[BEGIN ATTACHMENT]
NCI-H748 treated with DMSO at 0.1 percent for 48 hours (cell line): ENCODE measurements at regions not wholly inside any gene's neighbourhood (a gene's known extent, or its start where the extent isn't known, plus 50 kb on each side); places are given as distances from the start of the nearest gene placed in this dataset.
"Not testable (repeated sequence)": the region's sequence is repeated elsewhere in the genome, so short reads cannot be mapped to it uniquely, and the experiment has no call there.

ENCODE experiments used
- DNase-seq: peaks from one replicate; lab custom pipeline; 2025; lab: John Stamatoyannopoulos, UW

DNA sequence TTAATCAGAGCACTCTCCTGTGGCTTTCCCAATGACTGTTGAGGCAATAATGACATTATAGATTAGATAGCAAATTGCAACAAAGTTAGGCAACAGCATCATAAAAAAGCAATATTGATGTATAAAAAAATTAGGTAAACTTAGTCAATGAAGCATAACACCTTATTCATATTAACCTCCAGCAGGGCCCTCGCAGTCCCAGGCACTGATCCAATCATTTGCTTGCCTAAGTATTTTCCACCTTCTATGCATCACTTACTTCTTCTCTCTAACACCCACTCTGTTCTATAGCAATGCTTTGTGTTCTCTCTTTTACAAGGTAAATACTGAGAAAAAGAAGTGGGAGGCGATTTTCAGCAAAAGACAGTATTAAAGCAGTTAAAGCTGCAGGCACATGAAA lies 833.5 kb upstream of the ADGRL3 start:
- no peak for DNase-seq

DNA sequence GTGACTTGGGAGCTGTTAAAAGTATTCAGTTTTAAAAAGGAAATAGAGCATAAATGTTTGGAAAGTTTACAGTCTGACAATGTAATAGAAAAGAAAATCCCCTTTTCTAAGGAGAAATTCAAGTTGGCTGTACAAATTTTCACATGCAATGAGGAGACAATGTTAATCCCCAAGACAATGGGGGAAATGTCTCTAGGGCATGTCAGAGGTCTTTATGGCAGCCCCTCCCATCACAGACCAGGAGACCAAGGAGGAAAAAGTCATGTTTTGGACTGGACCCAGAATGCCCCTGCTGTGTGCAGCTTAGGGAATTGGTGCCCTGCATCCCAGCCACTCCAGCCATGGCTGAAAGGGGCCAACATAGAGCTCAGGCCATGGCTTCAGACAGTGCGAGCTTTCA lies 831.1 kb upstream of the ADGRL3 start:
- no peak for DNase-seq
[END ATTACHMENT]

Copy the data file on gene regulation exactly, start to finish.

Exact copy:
NCI-H748 treated with DMSO at 0.1 percent for 48 hours (cell line): ENCODE measurements at regions not wholly inside any gene's neighbourhood (a gene's known extent, or its start where the extent isn't known, plus 50 kb on each side); places are given as distances from the start of the nearest gene placed in this dataset.
"Not testable (repeated sequence)": the region's sequence is repeated elsewhere in the genome, so short reads cannot be mapped to it uniquely, and the experiment has no call there.

ENCODE experiments used
- DNase-seq: peaks from one replicate; lab custom pipeline; 2025; lab: John Stamatoyannopoulos, UW

DNA sequence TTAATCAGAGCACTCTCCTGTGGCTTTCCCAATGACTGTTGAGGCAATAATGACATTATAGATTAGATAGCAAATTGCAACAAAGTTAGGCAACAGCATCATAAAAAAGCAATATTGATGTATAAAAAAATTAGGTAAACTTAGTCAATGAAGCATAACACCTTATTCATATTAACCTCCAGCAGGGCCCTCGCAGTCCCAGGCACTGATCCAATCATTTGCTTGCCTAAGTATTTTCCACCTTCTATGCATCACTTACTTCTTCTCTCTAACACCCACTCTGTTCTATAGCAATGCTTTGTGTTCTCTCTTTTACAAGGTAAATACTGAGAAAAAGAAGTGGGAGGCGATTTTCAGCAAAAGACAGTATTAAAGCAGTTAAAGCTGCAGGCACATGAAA lies 833.5 kb upstream of the ADGRL3 start:
- no peak for DNase-seq

DNA sequence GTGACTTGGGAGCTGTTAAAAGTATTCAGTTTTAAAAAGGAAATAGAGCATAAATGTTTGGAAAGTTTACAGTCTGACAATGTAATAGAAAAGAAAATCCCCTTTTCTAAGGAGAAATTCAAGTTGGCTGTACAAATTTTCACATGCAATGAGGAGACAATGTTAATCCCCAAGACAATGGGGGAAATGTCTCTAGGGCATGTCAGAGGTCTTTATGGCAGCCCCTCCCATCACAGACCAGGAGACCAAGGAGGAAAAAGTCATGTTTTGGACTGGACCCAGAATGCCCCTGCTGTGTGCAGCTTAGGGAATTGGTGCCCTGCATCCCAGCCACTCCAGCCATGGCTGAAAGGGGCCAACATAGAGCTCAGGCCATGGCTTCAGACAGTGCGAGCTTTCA lies 831.1 kb upstream of the ADGRL3 start:
- no peak for DNase-seq